On the 21st September, Alzheimer’s organisations across the world will be carrying out events to raise awareness about Alzheimer’s and dementia. The event, a key part of World Alzheimer’s Month, was launched by Alzheimer’s Disease International (ADI) in 1994, with the aim of highlighting the tremendous work carried out by Alzheimer’s organisations.
Each year, a new theme is selected for World Alzheimer’s Month, and this year the focus will be on how we can reduce the risks of developing Alzheimer’s and dementia. In support of this event, I’ve decided to look at some of the statistics on dementia, as well as review the latest evidence on reducing the risks.
“Loneliness and the feeling of being unwanted, is the most terrible poverty“– Mother Teresa
Yet, for many older people, loneliness and social isolation are the normal state of affairs. A recent study by the Office for National Statistics (ONS) found that 34% of people aged 52 and over felt lonely often or sometimes, with this figure reaching 46% for people aged 80 or over. Rather worryingly, a report by Age UK also suggested that over half of older people consider the television as their main source of company.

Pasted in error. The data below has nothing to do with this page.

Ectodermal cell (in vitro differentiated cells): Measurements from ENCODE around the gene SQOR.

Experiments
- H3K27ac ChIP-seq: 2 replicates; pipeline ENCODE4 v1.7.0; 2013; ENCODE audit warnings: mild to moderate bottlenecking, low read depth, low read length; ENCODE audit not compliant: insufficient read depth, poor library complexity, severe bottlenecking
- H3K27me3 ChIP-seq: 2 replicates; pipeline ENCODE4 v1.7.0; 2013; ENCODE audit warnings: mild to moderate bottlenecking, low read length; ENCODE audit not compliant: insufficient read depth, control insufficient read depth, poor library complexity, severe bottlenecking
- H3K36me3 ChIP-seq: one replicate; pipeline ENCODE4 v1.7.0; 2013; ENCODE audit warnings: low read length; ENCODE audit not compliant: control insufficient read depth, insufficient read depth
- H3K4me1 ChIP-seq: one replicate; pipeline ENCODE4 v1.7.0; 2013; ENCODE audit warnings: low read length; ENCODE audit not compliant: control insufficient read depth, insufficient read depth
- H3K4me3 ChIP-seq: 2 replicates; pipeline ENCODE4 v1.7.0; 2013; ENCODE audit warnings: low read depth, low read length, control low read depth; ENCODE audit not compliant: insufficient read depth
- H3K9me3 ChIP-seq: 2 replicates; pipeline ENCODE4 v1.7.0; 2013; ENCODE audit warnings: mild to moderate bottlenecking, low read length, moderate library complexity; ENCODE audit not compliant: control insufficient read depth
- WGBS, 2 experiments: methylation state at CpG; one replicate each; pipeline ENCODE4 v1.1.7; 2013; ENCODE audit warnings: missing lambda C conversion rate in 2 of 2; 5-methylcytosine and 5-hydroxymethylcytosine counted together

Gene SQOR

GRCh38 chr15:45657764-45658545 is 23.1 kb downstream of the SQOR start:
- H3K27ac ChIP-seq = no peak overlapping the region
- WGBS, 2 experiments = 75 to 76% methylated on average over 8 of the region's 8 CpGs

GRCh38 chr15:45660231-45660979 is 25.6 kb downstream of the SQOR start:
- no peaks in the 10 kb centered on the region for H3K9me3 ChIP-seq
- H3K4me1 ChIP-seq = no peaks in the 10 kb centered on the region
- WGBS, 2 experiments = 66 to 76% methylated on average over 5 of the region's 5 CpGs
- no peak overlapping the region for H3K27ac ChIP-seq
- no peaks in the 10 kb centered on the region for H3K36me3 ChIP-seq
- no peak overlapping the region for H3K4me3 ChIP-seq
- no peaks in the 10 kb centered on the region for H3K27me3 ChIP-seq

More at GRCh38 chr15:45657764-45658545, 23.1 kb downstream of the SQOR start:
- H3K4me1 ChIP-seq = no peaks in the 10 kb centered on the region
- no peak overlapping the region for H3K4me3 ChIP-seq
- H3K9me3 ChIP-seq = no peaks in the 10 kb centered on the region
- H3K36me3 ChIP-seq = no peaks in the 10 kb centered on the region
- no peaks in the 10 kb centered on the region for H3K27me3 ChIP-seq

In many respects, these figures may not be too surprising, with some arguing that this is simply the by-product of changing societal attitudes. Conversely, it could also be said that these changes are a response to the demands of busy modern life. For example, a report published by the Royal Voluntary Service highlights that, because of uncertainty in the job market, many children have to move away from their parents for work reasons. The impact of this is that many older people are seeing their families less and less, with 48% of parents only seeing their children once every two to six months. Continue reading →
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